On Wednesday night, I had a very nice evening with Sylvia Fischer, a prospective Ph.D. student who must have visited at least half-a-dozen U.S. schools in an effort to literally change her present way of life for the (intellectually) better.  We ate at a restaurant in Friedrichshain, a place with which I’m becoming more familiar by the day, and swapped tips about Berlin and U.S. graduate school respectively.  I’m always happy to meet up with assorted people in Berlin, and the city fortunately makes it quite easy to do so.

Some more observations:

• The consensus among both German nationals and foreign students is that the StaBi (the Berlin city library) kind of sucks and could be greatly improved in a myriad different ways.  Someone oughta form a committee…

• In terms of causing human discomfort, the moist cold of Berlin kicks the butt of the semi-dry cold in Massachusetts hands down, but Iowa in October is still worse than either.

• German waiters are very quick mathematicians (due to their regular dealings with split checks), and probably use much more of their brains than American waiters, whose job is nevertheless much more aggressively about both pleasing the customer and forcing them to leave the establishment.

• Dogs are people here.

Fantasy

Journey to the Center of the Earth 3D (dir. Eric Brevig, USA 2008)

Thanks to the formidable resources the HFF Konrad Wolf has placed at our disposal so that we might produce and consume films, I saw this Brendan Fraser adventure flick for free and in glorious 3D.  Now our blogs are not yet 3D-image capable, but in this case I wish they were, because this film can only be described in 3D terms.  In effect, Eric Brevig (of Xena: Warrior Princess fame) created an almost encyclopedic homage to every major 3D trick in the book, from the “yo-yo in your face” to the “flying water droplets” to the “roller coaster” to the “suspend a floating object against a dramatic backdrop.”  Rather than evolving a “new” 3D vocabulary, Brevig seems content to offer a carnivalesque array of 3D attractions nestled in a skeletal, cliché-driven plot designed to get us from one effects sequence to another.  In this respect, the movie thoroughly succeeds from an effects angle, and Fraser proves himself as  the sympathetic human to whom special-FX-related events always seem to happen.

I am Legend (dir. Francis Lawrence, USA 2007)

This post-apocalyptic film was quite spectacularly bad, but instructively so.  The Last Man on Earth (1964) brought us Vincent Price as the doomed hero who would discover he is the villain.  The Omega Man (1971) brought us Charlton Heston in a similar idiom, except less adept at the task of acting.  But I Am Legend (2007) spins an elaborate escapist post-apocalyptic fantasy in which Will Smith becomes a Christ figure and unequivocally saves humanity with his selfless actions – more analogous to Byron Haskin’s 1953 Christian re-interpretation of H.G. Wells’ War of the Worlds than to either of I Am Legend‘s two predecessor adaptations of the Richard Matheson text.  All of the movie’s foregrounding of a decimated Manhattan isle aside, the chief focus is just how virtuous albeit lonely Will Smith is with his dog.  I don’t know what to make of it, other than as Hollywood dumping a pile of syrup on an otherwise perfectly serviceable parable about human decadence and then expecting an introspective piano score, edgy mise-èn-scene, and post-Bourne hand-held camera action sequences to convince us this is a serious work espousing something constructive.  It isn’t.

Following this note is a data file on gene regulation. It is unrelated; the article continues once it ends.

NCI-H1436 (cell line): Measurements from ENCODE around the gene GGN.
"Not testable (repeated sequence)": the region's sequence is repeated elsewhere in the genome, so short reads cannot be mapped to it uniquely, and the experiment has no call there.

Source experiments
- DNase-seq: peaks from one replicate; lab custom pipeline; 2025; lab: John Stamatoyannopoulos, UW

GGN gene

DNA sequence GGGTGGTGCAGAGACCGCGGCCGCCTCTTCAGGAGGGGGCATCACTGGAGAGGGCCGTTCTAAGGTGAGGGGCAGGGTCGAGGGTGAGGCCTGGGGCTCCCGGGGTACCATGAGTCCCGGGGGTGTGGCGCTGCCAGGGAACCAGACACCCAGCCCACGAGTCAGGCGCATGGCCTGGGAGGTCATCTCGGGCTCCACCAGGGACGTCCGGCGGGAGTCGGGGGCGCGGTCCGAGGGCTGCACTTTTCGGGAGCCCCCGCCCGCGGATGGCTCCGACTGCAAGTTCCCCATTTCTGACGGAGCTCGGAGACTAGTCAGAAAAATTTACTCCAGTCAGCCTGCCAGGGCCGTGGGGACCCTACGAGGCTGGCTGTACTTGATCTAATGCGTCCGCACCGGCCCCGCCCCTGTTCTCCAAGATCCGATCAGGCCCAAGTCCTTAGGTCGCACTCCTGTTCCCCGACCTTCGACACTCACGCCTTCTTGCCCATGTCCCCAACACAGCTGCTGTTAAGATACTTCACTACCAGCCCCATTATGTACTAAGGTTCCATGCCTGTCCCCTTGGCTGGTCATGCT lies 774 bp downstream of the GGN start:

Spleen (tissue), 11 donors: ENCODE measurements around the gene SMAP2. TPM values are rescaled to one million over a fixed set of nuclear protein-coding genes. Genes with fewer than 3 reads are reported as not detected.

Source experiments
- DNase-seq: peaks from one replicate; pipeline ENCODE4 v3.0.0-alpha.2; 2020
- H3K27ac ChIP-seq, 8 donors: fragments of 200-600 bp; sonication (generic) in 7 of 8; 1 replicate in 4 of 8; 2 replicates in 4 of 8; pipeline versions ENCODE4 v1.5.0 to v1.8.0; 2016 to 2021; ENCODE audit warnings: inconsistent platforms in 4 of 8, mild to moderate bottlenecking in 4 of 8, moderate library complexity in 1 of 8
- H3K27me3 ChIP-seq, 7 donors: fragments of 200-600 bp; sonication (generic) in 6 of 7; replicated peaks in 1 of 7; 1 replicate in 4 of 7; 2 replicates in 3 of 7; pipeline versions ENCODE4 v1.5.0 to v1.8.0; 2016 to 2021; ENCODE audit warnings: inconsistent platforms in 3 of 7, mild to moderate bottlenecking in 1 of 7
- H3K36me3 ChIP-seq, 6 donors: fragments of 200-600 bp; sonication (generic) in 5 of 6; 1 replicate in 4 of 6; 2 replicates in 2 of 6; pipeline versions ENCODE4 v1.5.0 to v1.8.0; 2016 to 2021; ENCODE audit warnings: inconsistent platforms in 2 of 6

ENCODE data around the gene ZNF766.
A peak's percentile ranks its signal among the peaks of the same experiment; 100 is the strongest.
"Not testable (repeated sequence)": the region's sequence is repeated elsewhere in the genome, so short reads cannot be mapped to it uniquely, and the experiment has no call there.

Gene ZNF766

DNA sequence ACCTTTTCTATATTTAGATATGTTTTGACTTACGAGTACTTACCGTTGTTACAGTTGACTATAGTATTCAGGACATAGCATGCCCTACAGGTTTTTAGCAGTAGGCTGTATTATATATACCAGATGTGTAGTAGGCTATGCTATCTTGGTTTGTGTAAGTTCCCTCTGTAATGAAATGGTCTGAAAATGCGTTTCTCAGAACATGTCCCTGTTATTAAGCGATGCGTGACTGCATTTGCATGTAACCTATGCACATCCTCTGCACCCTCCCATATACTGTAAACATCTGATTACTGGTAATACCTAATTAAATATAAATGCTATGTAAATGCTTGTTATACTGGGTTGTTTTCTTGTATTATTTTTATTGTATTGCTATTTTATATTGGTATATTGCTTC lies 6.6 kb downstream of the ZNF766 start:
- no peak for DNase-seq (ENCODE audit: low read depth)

Destricted (dir. various, UK 2006)

I watched some of this with Steve Wilson before I left, but the HFF just so happened to have a copy on their shelf so I got to watch the rest.  Advertised as “the most controversial and sexually explicit film ever to receive an 18 certificate from the BBFC,” Destricted is a collection of seven short films from acclaimed art-film directors directly exploring pornography and sex in our times.  Larry Clark (Kids, Ken Park) provides us with interviews of young men about how they grew up with pornography, and then proceeds to cast a young man paired with a porn-star for some on-camera action.  Clark’s film highlights the indexical as well as the audience-performance aspects of pornography.  Gaspar Noé’s film (I Stand Alone, Irreversible) is a strobe-heavy exploration of a man sexually assaulting a blow-up doll in his room.  Sam Taylor-Wood’s film “Death Valley” is an actor candidly masturbating against the backdrop of, well, Death Valley.  Matthew Barney strapped himself naked inside some massive machine and shaped some pottery with his member.  Richard Prince distances the audience from a cliché porn flick with Boards of Canada-style ambient music and the fuzzy color distortion that one gets when one crosses film and digital video.  Marco Brambilla has a brilliant 2-minute clip of thousands of images from romance and pornography cut together to overload one’s senses with the conventions of the porn industry.  Marina Abramovic uses a combination of live action and animation to portray assorted Balkan superstitions involving the genitalia.  All in all a worthwhile view, but only if you’ve got the stomach for both the ugly bits and the strobe effects.